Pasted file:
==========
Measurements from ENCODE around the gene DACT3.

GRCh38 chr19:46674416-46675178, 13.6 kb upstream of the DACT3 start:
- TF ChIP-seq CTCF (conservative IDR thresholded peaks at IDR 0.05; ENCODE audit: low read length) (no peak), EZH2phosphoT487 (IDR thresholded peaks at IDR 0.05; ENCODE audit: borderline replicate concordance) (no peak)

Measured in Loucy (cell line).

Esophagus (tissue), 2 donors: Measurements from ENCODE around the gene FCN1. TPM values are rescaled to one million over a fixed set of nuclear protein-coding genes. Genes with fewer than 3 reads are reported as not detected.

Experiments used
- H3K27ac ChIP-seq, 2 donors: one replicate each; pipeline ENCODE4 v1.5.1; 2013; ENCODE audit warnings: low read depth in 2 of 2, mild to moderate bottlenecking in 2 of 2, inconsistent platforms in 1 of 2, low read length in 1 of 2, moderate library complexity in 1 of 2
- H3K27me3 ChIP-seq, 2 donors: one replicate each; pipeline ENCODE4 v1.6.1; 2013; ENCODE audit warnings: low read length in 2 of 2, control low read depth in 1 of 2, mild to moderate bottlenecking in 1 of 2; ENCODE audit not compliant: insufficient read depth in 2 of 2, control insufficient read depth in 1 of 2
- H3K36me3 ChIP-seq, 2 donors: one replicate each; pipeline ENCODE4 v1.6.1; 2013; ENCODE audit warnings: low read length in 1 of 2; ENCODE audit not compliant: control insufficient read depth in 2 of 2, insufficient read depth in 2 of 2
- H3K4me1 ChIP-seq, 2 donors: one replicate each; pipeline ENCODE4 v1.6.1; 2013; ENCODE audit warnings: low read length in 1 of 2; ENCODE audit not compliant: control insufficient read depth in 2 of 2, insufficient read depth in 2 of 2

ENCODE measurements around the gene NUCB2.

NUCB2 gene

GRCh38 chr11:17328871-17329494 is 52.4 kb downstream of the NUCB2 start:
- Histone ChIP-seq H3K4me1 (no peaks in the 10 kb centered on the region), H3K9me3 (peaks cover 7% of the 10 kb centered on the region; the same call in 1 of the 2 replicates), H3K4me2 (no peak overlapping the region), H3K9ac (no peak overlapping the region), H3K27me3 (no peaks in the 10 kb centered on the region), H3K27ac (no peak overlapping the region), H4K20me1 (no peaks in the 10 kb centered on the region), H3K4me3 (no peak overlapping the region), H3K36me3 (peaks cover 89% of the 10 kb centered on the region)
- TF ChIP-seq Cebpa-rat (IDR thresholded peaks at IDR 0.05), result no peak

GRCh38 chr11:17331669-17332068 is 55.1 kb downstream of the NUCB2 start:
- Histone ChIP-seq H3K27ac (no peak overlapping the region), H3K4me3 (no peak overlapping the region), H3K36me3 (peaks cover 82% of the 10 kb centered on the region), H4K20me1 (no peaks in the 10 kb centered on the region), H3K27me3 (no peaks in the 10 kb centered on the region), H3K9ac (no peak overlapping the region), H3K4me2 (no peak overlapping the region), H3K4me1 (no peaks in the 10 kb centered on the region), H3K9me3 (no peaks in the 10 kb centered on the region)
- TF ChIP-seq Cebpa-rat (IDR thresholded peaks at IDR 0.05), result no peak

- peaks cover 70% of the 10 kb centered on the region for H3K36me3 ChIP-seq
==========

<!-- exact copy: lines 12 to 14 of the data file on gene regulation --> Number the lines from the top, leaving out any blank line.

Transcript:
NUCB2 gene

GRCh38 chr11:17328871-17329494 is 52.4 kb downstream of the NUCB2 start:
- Histone ChIP-seq H3K4me1 (no peaks in the 10 kb centered on the region), H3K9me3 (peaks cover 7% of the 10 kb centered on the region; the same call in 1 of the 2 replicates), H3K4me2 (no peak overlapping the region), H3K9ac (no peak overlapping the region), H3K27me3 (no peaks in the 10 kb centered on the region), H3K27ac (no peak overlapping the region), H4K20me1 (no peaks in the 10 kb centered on the region), H3K4me3 (no peak overlapping the region), H3K36me3 (peaks cover 89% of the 10 kb centered on the region)